This is a hard time. There is still good to be found in this time, there is still joy, but can I tell you . . . it feels like I’ve lived ten years in the last six months. Things have so rapidly and immutably changed. Like you, I’ve been trying to make sense of it while keeping a safe space for little hearts. It’s tough. Many things collide here. There’s the awful news itself, there are generational differences in parenting like how involved children are in family decisions, and there are cultural differences like how children are expected to interact with authority, to name a few. The way you learned something may, or may not, be the way you want to teach your children. This is written from a parent but really applies to anyone looking to talk through tough moments with someone they love. In this time of ghosting, DMs, and cancel culture, having tough conversations is a skill built on grace, thoughtfulness, and practice. These past few months I’ve stumbled through crushing conversations at work, with friends, with extended family, with my husband, and with my son especially. I’ve often felt unprepared, inadequate, and honestly sometimes even resentful that I have to have them in the first place. Nevertheless, from death to divorce to losing friends, friendships, and familiarity, these conversations need to be had. And there is no better person to guide them than you.
One of the hardest things I have ever had to do in my life as a black mom was talk about the murder of George Floyd with my six-year-old black son. I watched the shadow cross his face, saw the furrow in his brow, and I knew some of my son’s innocence was gone. As much as I had tried to prepare, I knew almost immediately I didn’t get it right. It was the formal beginning of what is sure to be a heavy education on America’s race relations. I did not want to have that conversation. I know many people don’t (but I still hope you are, especially in America so we can do better). But part of parenting, and adulting in general, is saying hard things with love, giving guidance in difficult times, and helping our babies find footing in an unjust world.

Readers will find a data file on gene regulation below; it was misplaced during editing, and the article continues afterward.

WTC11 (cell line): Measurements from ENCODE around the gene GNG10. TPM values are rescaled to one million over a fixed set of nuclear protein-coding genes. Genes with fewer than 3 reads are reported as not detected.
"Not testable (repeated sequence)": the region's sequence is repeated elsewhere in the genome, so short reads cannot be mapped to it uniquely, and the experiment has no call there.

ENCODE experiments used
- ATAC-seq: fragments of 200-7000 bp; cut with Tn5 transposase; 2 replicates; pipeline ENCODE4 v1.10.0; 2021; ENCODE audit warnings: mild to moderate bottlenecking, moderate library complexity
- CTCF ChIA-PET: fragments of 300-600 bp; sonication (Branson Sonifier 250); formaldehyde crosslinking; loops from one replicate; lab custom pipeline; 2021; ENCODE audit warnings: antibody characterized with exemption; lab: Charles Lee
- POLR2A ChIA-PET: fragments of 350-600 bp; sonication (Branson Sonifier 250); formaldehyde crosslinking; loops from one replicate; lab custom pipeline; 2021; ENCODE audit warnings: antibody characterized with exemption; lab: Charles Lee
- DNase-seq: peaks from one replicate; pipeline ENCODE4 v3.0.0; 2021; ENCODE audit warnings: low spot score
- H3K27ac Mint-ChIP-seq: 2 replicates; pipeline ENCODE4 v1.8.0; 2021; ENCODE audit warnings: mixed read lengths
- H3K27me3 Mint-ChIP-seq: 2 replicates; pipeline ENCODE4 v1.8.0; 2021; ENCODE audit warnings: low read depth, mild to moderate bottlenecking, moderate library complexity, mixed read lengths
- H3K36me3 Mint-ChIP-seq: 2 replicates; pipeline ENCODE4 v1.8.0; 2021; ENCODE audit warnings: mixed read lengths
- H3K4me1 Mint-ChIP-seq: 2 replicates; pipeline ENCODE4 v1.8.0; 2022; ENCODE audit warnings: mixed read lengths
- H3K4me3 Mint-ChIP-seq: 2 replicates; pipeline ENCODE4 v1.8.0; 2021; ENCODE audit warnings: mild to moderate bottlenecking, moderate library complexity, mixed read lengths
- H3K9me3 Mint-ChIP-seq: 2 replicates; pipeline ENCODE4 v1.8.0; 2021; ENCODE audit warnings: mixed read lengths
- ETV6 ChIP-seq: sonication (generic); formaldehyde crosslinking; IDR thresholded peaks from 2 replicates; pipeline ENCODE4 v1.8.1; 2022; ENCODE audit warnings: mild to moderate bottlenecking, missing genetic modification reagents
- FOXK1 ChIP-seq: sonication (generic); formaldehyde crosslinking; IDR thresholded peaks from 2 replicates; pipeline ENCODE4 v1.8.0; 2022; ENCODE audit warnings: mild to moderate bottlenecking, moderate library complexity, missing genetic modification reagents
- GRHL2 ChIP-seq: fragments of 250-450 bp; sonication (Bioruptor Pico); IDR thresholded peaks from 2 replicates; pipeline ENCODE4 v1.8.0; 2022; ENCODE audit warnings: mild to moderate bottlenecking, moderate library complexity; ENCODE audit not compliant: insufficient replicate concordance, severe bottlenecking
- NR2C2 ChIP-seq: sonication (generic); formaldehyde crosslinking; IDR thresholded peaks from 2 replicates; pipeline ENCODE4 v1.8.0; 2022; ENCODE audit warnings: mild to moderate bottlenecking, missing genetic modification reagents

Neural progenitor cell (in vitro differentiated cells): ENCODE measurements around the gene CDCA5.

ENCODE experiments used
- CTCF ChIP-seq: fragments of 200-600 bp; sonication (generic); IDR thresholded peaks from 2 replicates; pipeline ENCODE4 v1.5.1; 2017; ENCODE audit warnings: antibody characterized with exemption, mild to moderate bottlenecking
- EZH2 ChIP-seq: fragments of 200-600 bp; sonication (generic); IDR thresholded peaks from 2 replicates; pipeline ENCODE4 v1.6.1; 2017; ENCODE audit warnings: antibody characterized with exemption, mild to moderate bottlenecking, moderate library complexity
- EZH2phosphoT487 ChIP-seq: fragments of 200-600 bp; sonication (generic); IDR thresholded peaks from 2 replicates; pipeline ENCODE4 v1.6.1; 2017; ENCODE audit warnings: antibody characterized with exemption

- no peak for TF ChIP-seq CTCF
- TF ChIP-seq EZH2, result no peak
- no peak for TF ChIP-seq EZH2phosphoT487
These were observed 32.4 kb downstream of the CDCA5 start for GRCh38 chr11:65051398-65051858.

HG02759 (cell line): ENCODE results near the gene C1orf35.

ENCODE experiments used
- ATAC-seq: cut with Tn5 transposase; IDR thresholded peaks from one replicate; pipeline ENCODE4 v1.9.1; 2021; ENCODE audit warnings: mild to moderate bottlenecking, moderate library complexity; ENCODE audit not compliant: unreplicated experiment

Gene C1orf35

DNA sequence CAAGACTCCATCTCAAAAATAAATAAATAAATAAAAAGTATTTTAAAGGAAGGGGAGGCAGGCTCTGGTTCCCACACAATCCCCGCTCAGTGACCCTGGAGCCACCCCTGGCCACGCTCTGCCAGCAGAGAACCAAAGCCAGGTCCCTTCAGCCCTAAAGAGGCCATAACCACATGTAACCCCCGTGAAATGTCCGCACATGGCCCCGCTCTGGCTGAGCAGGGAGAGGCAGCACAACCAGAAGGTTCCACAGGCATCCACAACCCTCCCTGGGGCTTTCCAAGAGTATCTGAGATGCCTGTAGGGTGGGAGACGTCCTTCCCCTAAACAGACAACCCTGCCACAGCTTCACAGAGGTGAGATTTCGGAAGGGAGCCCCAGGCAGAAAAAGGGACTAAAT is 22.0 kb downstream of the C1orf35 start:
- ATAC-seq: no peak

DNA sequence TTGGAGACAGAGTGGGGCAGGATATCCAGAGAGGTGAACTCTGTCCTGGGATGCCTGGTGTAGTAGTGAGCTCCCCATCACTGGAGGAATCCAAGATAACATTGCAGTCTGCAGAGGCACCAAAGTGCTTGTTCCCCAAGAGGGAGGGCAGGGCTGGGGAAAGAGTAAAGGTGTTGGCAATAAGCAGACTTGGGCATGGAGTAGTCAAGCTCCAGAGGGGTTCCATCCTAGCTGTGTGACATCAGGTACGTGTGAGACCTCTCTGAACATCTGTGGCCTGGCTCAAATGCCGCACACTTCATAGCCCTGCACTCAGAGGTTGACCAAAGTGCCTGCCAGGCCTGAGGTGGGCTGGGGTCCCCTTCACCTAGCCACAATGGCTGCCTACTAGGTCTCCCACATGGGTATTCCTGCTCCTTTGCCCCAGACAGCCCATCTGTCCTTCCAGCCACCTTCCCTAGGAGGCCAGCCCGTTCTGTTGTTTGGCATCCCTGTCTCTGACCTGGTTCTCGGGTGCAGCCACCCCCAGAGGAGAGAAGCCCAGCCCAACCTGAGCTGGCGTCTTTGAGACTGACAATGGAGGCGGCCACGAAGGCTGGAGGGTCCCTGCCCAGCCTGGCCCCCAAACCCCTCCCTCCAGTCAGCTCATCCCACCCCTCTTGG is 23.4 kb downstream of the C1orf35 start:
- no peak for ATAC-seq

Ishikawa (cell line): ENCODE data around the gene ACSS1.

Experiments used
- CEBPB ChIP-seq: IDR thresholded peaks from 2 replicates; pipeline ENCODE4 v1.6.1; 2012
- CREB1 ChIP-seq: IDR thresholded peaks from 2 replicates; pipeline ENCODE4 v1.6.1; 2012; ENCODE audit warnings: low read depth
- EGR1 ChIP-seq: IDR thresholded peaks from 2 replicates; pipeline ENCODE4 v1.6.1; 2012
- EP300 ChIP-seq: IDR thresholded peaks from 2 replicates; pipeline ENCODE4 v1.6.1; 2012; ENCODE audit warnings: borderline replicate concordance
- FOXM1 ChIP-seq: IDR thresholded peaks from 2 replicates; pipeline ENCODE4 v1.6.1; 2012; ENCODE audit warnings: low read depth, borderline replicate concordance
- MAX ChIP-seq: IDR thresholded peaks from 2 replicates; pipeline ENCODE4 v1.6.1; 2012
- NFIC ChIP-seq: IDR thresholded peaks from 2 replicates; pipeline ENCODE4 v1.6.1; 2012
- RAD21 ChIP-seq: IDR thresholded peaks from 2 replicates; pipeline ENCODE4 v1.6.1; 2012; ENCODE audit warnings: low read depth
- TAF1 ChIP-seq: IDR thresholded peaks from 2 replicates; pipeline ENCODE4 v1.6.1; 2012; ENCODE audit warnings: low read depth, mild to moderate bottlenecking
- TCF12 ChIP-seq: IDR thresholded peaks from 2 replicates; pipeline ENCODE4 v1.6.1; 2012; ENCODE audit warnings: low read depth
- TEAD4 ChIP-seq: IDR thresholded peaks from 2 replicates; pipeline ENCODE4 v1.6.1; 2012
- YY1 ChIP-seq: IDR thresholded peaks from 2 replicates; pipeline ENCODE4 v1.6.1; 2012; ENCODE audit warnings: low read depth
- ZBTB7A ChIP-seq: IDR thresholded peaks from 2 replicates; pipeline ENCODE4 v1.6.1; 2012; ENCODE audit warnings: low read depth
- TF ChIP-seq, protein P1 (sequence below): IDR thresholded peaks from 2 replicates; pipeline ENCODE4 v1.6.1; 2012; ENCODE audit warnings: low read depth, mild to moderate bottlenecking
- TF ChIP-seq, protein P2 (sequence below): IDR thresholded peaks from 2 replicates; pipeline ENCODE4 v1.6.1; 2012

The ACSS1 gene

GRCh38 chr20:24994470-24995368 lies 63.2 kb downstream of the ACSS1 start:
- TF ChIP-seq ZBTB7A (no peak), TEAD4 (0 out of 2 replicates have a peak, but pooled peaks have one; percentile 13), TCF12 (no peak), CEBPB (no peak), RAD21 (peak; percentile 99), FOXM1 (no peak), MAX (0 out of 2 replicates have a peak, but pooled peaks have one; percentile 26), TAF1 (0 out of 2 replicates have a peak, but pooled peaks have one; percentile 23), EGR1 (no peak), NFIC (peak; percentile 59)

Since that summer morning, I have been reflecting, seeking/hearing stories from other moms, and thinking about how to do it better. Now, what follows is non-professional advice for parents wondering how to approach emotionally-charged conversations with our littles, and I must give this disclaimer: I am not a medical or mental health professional, and even if I was, this is not the forum. Events of trauma and family upset should not be navigated alone and this by no means is a shortcut or a substitute. With that in mind, here’s what I’ve learned as a mama trying to do her best.